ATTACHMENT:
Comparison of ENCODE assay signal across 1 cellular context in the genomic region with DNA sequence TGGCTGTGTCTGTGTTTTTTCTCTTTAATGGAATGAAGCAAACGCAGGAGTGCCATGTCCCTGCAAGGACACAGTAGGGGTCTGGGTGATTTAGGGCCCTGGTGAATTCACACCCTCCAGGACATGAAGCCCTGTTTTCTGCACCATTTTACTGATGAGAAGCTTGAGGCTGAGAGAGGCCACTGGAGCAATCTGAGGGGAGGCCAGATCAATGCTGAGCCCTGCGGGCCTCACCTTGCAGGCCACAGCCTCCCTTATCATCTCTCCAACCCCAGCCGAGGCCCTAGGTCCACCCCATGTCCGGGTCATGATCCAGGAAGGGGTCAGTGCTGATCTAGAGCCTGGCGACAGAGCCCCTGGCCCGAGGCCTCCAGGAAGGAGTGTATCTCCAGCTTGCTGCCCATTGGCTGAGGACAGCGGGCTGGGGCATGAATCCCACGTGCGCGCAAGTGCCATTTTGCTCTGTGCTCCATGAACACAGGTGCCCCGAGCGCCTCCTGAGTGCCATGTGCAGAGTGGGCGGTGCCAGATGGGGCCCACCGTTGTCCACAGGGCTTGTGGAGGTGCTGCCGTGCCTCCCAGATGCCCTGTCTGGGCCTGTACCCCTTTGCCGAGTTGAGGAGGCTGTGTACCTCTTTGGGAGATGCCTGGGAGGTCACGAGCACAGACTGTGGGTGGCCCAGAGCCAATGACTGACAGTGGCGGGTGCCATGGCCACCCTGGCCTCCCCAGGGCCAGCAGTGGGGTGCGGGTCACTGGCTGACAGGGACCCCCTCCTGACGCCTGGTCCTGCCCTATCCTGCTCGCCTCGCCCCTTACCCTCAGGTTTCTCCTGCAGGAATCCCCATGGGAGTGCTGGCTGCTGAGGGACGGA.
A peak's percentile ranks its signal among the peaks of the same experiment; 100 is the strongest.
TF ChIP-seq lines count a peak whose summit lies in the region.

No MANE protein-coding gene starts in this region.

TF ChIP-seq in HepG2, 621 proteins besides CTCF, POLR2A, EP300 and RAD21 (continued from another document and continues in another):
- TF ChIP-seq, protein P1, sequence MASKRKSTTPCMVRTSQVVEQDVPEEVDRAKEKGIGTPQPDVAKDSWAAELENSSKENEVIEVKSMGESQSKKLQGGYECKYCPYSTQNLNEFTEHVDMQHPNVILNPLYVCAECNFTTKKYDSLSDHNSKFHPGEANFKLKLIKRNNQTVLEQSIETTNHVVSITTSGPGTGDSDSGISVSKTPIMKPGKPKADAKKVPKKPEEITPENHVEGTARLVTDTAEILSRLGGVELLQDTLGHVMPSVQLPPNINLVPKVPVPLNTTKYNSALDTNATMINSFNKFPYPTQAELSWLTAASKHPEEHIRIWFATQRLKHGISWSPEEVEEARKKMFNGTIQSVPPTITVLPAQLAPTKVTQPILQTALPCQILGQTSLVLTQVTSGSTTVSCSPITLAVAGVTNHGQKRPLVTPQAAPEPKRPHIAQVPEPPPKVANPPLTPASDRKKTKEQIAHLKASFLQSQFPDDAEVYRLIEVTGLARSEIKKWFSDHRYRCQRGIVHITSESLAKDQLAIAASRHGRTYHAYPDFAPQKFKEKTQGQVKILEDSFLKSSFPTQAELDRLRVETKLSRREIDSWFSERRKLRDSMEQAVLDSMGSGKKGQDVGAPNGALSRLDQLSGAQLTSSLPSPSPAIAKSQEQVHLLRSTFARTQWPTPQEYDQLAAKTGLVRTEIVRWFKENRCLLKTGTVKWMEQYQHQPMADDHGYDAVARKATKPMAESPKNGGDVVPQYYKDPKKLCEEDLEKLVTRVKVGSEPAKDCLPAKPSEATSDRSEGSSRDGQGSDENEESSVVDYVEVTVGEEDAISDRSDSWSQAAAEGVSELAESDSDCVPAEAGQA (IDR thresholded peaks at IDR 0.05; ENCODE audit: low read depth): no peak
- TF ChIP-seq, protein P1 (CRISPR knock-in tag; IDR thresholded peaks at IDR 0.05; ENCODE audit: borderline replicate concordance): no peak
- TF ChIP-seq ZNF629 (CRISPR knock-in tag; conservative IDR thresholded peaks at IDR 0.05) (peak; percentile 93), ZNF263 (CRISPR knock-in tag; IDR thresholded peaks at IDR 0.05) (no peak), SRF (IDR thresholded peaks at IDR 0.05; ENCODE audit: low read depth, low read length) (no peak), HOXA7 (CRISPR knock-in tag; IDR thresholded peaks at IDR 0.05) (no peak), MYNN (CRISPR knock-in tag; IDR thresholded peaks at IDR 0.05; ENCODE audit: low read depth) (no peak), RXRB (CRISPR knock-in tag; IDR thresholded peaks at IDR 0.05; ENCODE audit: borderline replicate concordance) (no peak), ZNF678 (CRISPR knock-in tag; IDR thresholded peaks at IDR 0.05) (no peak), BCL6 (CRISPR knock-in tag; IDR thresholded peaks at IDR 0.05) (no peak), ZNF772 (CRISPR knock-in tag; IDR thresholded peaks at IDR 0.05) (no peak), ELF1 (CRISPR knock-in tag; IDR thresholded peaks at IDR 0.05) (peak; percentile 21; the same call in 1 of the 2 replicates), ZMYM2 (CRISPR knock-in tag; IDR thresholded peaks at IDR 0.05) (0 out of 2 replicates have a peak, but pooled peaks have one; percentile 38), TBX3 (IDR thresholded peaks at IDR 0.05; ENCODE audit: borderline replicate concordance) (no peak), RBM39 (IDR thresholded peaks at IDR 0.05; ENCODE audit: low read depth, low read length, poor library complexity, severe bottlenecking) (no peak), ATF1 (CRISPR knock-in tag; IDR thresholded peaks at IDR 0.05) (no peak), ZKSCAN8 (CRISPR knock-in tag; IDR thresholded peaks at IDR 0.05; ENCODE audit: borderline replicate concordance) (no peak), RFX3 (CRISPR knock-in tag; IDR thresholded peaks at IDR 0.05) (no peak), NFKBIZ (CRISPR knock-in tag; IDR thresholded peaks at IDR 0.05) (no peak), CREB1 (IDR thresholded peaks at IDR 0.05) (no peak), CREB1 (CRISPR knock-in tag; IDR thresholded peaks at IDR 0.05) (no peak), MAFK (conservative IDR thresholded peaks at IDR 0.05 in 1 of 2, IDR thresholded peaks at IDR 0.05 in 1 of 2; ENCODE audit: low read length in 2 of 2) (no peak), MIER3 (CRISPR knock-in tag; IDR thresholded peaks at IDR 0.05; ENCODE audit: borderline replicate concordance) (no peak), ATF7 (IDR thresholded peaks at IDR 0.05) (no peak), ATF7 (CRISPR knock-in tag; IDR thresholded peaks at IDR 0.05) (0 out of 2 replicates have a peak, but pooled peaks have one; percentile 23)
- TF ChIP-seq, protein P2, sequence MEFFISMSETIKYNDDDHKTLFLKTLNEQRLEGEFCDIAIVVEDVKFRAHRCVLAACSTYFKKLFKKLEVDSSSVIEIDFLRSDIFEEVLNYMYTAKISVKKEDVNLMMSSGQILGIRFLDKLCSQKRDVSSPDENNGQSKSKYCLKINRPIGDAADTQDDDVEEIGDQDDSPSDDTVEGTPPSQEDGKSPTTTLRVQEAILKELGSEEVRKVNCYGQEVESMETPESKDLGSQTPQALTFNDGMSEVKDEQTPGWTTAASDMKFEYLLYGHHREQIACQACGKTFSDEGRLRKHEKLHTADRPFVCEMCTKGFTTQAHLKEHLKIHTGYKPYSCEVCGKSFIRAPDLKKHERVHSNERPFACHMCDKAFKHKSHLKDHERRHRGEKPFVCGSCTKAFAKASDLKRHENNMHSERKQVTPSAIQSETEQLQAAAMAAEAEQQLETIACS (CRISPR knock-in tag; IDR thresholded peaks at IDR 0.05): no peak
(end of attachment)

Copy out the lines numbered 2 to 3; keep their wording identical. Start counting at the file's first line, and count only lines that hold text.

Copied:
A peak's percentile ranks its signal among the peaks of the same experiment; 100 is the strongest.
TF ChIP-seq lines count a peak whose summit lies in the region.